Tuesday, August 11, 2009

Police Visit

It is colder than I expected, especially in the early and later part of the day. Maya and I cuddle at night under three blankets, and I need a shower in the morning to warm me up. There was no hot water for a couple days, so I braved a cold shower one day and decided I did not need a daily shower after all. It warms up during the day, and the sun is intense, so that I am reapplying sunscreen on Maya all the time and she is still getting sunburned. We are at a high altitude and at the equator, so we closer to the sun.

Maya started her 'vacation camp' today, so we woke up at 7:30 and had an early breakfast before most of the family was up. Erika and Isabel go to bed late and wake up later, so breakfast is always after 9. Breakfast is a big affair, with fruit, yoghurt, fried bananas, eggs, French toast, omelettes, freshly squeezed juice, and more. Isabel drinks Nescafe, which I have yet to develop a taste for. She makes Ecuadorian coffee for me, which is a slow process of pouring a small amount of hot water through a thick and dense inch or two of ground beans. It appears to take a night to produce a spoonful or two of 'extract' of coffee, which is added to hot water or hot milk. It is not particularly strong when diluted, but is drinkable. I wish I could drink more of it, but one cup is all there is enough for, and it works for me in that I do not get a headache or feel the need for more.

Lunch is the biggest meal of the day and happens late. Isabel spends alot of time in the kitchen preparing, but Maya and I are rarely on schedule for lunch, and we find ourselves eating lunch at dinnertime, when the rest of the family hardly eats at all. We will have to adjust to this schedule for now, but with Maya at camp in the morning and at ballet in the afternoon, we may not be able to synch with the Carrera family.

Maya's camp is around the corner, and there are nine children of varying ages, and I am delighted that she enjoys herself and wants to return tomorrow. I hope she will learn Spanish this way!

It appears that I can make a claim with American Express for my stolen camera, so first of all, I must get a police report. Erika and I take almost an hour to fight the traffic to get to the central police station in the Mariscal, the area of Quito that has all the clubs and bars and restaurants and action in town. I like the feeling and the energy and I wish we could live there, but I am told that it is an unsafe part of town and not good for children. It is also much further from her school. We are directed to the 'nonviolent' crimes office and stand in line for forty minutes or so. Erika asks people ahead of us what is required for the line, and we are told to photocopy my identification and buy a couple sheets of paper because the commissioner does not have enough paper. We commiserate with other victims of crime. I am the only foreigner in the line, so it appears that Ecuadorians are equally likely to be robbed. When we get to the end of the line, I tell my story and it is typed up, we get into another line to get the paper stamped and another line to get it signed and we are done in less than an hour. I wish I could stay in the area and wander, now that I have no camera to rob and little money, but it is time to drive back to pick Maya up.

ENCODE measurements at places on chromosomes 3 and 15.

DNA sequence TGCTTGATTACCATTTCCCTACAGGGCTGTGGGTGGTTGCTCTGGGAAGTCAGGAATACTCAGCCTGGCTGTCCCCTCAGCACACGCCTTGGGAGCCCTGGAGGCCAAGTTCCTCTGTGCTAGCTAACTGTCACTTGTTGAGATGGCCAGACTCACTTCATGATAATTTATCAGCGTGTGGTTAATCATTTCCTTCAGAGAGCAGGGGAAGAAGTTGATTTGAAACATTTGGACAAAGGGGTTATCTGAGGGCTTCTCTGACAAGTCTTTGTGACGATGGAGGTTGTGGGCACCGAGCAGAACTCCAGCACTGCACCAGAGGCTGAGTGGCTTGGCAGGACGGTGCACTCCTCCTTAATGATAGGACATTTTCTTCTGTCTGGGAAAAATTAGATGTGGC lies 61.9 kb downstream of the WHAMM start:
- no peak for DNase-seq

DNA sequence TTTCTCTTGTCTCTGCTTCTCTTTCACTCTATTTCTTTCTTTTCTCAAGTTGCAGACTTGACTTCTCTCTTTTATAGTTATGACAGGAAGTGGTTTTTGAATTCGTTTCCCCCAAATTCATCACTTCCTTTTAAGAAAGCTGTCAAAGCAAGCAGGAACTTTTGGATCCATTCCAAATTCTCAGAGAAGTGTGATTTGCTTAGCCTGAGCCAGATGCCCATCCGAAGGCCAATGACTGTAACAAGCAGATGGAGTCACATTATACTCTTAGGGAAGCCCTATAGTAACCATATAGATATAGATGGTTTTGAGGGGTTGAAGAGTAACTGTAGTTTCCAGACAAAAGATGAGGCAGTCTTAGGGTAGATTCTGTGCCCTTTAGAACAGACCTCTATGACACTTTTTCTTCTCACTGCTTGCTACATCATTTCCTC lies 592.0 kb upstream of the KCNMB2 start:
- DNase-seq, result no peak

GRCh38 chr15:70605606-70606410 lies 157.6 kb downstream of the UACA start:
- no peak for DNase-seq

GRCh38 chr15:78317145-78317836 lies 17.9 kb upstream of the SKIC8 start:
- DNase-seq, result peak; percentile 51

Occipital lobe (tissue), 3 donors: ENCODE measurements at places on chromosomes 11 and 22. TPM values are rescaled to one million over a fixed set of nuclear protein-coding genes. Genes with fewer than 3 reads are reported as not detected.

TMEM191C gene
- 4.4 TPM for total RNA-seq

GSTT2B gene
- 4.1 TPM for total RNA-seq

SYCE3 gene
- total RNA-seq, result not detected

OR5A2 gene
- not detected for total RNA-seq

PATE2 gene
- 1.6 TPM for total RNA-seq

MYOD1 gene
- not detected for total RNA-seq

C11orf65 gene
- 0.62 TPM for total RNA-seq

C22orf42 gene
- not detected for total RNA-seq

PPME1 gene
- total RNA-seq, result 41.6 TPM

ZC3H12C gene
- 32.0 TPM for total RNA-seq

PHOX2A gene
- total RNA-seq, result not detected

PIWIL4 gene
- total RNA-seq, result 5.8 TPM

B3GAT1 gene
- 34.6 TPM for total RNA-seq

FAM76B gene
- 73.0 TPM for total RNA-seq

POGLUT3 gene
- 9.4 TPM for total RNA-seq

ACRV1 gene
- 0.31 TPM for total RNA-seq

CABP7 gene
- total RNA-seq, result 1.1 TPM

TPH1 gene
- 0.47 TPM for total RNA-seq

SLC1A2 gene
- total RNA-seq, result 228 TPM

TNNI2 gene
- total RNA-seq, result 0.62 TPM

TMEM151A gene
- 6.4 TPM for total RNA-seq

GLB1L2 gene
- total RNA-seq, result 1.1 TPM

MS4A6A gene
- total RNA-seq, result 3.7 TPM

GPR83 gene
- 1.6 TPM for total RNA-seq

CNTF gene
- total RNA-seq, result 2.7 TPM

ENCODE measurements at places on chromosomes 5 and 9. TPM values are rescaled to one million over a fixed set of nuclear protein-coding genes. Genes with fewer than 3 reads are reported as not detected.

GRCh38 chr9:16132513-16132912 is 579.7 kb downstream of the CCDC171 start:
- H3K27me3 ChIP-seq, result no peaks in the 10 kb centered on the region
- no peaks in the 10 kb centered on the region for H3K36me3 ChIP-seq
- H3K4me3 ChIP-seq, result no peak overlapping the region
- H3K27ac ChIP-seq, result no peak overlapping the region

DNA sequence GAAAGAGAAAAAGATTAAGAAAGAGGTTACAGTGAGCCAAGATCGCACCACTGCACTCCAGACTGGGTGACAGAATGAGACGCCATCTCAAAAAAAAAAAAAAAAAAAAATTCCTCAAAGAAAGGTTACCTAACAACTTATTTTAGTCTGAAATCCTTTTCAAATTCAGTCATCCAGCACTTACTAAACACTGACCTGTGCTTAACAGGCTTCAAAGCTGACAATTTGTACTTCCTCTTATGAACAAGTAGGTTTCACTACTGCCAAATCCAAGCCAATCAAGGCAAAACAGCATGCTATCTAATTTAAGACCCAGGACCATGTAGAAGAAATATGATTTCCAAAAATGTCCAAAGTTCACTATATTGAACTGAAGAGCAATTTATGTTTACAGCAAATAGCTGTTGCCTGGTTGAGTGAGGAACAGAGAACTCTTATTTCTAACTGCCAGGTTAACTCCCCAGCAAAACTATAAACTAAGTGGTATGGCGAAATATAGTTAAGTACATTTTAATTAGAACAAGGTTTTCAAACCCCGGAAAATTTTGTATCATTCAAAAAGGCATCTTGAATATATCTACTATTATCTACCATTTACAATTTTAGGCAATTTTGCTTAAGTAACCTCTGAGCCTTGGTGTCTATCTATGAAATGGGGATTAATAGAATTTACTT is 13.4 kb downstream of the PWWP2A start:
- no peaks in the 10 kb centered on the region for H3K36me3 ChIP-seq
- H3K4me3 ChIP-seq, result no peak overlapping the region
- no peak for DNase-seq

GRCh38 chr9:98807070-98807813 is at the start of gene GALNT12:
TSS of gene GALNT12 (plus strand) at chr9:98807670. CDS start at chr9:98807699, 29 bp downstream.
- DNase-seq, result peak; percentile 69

Maya had less than an hour to relax before we headed for her two hour daily ballet class. It is tough and challenging, and Maya is worried that her teacher is not consistent with what she has learned. The ballet instructor is Cuban and huge, but nimble on her feet, and hard on her students. Maya is the youngest and I am not sure this is quite right for her, but she decides to stick with it for the two and a half weeks she has left. Watching her is inspiring and exhausting. I am amazed at what she can do and her perseverance.

We walk home down Rio Coca and up Isla Seymour to Erika's home, stopping for ice cream (we are just as passionate as the Ecuadorians for our ice cream--Eric introduced me to these Magnum bars. which are yummy!). I am getting to know the neighbourhood, which is too quiet and peaceful for me. After enjoying my time at the police station downtown, I think I want to live in a more active part of town.

The wind is howling while Maya practices her violin this evening. She has auditions with two orchestras in September and is preparing her repertoire. I imagine the mountains funnel the wind through the narrow valley, creating an ominous concert with the dogs of the neighbourhood barking and the sirens wailing. It is cold and dark again and it feels as if we are barricaded safely against the world outside.

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